I expected more from the 1986 film, Pirates. But it was no more than a catalogue of ill-informed parodies of an age the makers of the film didn’t understand half as well as they thought they did. When I saw Walter Matthau was the main character and that Roman Polanski was the director, I had high expectations that were dispelled the moment Matthau’s character Captain Red bit the buttock of his faithful fool, a Frenchman he calls Frog. This stereotypical name is perhaps the high point of humour in the disjointed and aimless film. The officers of the Spanish galleon are all dressed as if they are courtiers at Versailles, while the cabins are furnished as lavishly as any of the Sun King’s rooms. In fact, Polanski doesn’t seem to be aware that he is making a film centred round a Spanish galleon. It’s difficult to imagine how any of the officers could have managed in a storm or climbed the rigging. Their sole role seemed to be meting out harsh punishments to the crew.
Cliches extend to the overuse of enemas by a ship’s physician whose remedies are implicitly responsible for the captain’s death; though he expires just after confessing his doubt in God’s existence,thus revealing himself to be worthy of redemption. The priest who confesses him is another sanctimonious cliche who is apparently intended to represent the harshness of the Spanish Inquisition, who blithely confesses pirates and criminals to be garrotted.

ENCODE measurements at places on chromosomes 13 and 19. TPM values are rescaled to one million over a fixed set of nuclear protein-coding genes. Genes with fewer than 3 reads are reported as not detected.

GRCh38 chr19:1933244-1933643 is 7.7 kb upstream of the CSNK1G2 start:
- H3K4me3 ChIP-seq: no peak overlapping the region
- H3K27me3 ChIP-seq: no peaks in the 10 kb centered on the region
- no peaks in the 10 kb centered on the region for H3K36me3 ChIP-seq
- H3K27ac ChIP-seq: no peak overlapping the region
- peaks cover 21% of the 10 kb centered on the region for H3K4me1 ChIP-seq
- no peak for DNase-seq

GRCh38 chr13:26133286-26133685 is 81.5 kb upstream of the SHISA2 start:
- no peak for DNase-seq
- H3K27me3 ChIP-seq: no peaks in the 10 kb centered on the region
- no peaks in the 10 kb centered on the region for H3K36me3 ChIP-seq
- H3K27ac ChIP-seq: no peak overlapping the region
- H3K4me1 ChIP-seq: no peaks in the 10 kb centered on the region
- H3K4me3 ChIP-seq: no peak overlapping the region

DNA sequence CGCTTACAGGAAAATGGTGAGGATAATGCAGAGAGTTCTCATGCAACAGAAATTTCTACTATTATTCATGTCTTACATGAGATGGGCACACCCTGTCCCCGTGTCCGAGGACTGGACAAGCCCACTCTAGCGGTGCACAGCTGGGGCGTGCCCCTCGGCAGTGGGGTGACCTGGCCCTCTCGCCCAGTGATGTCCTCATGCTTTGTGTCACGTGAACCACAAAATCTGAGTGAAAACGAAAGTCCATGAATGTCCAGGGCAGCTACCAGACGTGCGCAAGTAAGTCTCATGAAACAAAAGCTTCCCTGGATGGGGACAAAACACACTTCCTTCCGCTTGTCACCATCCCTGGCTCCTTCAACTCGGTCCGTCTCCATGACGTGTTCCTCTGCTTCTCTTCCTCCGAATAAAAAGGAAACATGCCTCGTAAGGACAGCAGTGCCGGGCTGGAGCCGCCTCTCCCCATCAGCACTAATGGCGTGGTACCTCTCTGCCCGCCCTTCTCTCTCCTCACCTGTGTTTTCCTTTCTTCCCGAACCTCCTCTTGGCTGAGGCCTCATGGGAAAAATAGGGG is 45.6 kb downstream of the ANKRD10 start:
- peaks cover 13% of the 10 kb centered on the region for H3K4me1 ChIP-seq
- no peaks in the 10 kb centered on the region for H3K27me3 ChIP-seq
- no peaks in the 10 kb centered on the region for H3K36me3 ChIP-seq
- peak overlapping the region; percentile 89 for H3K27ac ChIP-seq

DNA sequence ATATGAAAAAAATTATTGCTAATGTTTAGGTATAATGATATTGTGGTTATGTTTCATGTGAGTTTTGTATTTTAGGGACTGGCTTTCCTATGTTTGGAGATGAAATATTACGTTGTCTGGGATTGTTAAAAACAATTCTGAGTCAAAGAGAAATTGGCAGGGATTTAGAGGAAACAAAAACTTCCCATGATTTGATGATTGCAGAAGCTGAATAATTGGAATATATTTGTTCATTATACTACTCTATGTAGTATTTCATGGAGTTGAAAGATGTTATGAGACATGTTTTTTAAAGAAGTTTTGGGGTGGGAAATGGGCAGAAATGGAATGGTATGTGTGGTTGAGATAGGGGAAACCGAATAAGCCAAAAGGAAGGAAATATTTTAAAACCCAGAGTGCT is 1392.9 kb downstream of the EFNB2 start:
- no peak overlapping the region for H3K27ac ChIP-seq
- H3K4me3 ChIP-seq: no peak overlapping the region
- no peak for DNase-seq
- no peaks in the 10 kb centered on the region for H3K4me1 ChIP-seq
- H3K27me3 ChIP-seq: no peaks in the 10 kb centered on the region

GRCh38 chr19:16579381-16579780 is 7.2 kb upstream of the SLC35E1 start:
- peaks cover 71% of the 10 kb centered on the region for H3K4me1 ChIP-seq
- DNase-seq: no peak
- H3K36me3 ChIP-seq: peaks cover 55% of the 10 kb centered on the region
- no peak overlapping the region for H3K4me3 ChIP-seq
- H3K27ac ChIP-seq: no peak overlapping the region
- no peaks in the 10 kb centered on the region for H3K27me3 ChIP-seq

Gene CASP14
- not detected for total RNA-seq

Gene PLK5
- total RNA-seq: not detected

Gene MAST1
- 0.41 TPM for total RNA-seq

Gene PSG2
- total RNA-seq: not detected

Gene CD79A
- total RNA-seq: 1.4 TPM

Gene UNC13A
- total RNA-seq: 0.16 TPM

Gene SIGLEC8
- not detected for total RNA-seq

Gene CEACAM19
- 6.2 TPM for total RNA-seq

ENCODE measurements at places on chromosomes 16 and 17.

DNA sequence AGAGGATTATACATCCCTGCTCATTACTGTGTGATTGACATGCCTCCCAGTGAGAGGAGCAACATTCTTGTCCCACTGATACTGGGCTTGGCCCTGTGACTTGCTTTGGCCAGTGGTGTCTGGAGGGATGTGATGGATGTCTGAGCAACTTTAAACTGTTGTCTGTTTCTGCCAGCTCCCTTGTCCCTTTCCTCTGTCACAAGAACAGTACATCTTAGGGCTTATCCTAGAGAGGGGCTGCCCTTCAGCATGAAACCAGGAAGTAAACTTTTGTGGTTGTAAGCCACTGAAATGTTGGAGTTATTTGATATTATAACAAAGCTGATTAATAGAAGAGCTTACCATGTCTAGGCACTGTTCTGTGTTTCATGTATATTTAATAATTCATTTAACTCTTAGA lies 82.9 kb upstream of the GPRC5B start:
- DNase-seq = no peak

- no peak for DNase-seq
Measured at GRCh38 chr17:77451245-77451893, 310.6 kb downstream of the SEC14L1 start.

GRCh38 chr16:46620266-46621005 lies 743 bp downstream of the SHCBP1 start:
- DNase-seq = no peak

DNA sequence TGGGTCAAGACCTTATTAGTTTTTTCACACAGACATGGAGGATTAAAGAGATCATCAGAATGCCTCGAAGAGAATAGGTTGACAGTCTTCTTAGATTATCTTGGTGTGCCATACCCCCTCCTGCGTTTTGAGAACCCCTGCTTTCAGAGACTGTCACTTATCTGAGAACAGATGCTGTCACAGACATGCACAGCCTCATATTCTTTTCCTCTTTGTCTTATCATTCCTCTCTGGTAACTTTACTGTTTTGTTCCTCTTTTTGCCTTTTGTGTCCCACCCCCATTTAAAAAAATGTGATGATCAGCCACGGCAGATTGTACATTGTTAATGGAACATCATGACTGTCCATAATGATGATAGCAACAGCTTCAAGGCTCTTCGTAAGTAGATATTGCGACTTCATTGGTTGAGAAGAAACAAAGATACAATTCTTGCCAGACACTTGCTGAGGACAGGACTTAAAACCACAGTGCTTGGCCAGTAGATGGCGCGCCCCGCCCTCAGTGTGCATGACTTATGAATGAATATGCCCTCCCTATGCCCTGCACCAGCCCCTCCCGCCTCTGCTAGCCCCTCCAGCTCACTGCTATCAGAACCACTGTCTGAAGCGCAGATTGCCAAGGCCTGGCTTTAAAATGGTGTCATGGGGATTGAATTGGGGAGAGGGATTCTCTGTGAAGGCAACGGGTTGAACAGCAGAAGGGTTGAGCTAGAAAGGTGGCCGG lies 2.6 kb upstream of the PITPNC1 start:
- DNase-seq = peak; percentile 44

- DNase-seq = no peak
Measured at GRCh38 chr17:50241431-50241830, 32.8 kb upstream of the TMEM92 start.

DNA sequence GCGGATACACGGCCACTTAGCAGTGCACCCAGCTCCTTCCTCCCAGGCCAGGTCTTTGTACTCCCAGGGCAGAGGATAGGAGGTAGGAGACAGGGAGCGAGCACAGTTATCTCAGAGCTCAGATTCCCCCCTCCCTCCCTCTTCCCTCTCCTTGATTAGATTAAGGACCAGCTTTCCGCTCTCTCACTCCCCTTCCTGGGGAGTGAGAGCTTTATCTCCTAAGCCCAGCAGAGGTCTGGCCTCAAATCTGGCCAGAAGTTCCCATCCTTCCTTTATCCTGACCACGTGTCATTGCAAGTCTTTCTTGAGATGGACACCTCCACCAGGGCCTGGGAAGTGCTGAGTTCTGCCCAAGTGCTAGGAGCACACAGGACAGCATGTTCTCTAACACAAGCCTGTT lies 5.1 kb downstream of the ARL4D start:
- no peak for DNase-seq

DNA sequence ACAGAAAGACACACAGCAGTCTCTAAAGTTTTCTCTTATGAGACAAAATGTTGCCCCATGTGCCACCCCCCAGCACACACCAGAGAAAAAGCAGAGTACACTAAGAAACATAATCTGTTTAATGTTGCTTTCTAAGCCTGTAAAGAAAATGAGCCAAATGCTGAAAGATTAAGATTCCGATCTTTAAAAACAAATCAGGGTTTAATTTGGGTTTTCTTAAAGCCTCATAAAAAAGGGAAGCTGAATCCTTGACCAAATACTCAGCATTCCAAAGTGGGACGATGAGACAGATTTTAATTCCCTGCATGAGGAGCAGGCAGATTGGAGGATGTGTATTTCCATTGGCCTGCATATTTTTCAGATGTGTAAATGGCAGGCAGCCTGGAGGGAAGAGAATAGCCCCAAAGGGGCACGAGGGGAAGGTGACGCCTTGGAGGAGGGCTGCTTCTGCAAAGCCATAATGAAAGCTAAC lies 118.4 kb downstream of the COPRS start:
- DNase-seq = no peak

The only notable female in the film is María-Dolores de la Jenya de la Calde, played by Charlotte Lewis. It is easy to understand why she is not well-known and why she hasn’t made any films for 13 years, though she was only 19 when she played María-Dolores de la Jenya de la Calde; this character was particularly vacuous and vain insisting that her ransom should be 30,000 doubloons instead of 3,000, and asking her uncle to agree that her honour is worth more than a kingdom, when she is about to be raped; at the same time, he coy smile implies that she hopes Frog does rape her.
There are no heroic characters, nor even interesting villains. Damien Thomas, who plays, Don Alfonso de la Torré, the officer who takes over command of the galleon, the Neptune, after the death of Captain Linares, gives the most competent performance as a would-be ruthless schemer though he proves to be a foiled fop through a series of slapstick accidents that are obstacles to development of any sensible storyline as much as they are to any entertainment value in the film.
All in all, a dreadful experience.